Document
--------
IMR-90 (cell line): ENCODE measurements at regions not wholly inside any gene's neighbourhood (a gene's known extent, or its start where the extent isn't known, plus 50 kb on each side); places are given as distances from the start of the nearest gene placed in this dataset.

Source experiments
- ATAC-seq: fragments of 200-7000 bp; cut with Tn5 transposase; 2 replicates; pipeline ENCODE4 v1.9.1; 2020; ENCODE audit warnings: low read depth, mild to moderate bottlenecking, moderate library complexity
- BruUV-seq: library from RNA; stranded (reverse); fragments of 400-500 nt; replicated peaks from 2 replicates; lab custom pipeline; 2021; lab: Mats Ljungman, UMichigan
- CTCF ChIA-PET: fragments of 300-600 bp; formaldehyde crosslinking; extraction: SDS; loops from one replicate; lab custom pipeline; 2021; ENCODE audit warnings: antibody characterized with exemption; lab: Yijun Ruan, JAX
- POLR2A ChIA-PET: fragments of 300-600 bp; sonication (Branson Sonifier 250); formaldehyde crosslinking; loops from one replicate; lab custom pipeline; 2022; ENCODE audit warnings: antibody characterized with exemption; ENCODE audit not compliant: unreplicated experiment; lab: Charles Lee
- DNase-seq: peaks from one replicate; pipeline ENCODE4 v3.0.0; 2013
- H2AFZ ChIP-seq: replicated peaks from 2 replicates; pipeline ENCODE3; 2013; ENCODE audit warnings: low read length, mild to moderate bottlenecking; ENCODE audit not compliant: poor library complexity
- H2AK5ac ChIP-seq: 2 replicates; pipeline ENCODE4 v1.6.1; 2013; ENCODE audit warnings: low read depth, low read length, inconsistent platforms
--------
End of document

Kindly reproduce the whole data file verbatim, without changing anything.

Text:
IMR-90 (cell line): ENCODE measurements at regions not wholly inside any gene's neighbourhood (a gene's known extent, or its start where the extent isn't known, plus 50 kb on each side); places are given as distances from the start of the nearest gene placed in this dataset.

Source experiments
- ATAC-seq: fragments of 200-7000 bp; cut with Tn5 transposase; 2 replicates; pipeline ENCODE4 v1.9.1; 2020; ENCODE audit warnings: low read depth, mild to moderate bottlenecking, moderate library complexity
- BruUV-seq: library from RNA; stranded (reverse); fragments of 400-500 nt; replicated peaks from 2 replicates; lab custom pipeline; 2021; lab: Mats Ljungman, UMichigan
- CTCF ChIA-PET: fragments of 300-600 bp; formaldehyde crosslinking; extraction: SDS; loops from one replicate; lab custom pipeline; 2021; ENCODE audit warnings: antibody characterized with exemption; lab: Yijun Ruan, JAX
- POLR2A ChIA-PET: fragments of 300-600 bp; sonication (Branson Sonifier 250); formaldehyde crosslinking; loops from one replicate; lab custom pipeline; 2022; ENCODE audit warnings: antibody characterized with exemption; ENCODE audit not compliant: unreplicated experiment; lab: Charles Lee
- DNase-seq: peaks from one replicate; pipeline ENCODE4 v3.0.0; 2013
- H2AFZ ChIP-seq: replicated peaks from 2 replicates; pipeline ENCODE3; 2013; ENCODE audit warnings: low read length, mild to moderate bottlenecking; ENCODE audit not compliant: poor library complexity
- H2AK5ac ChIP-seq: 2 replicates; pipeline ENCODE4 v1.6.1; 2013; ENCODE audit warnings: low read depth, low read length, inconsistent platforms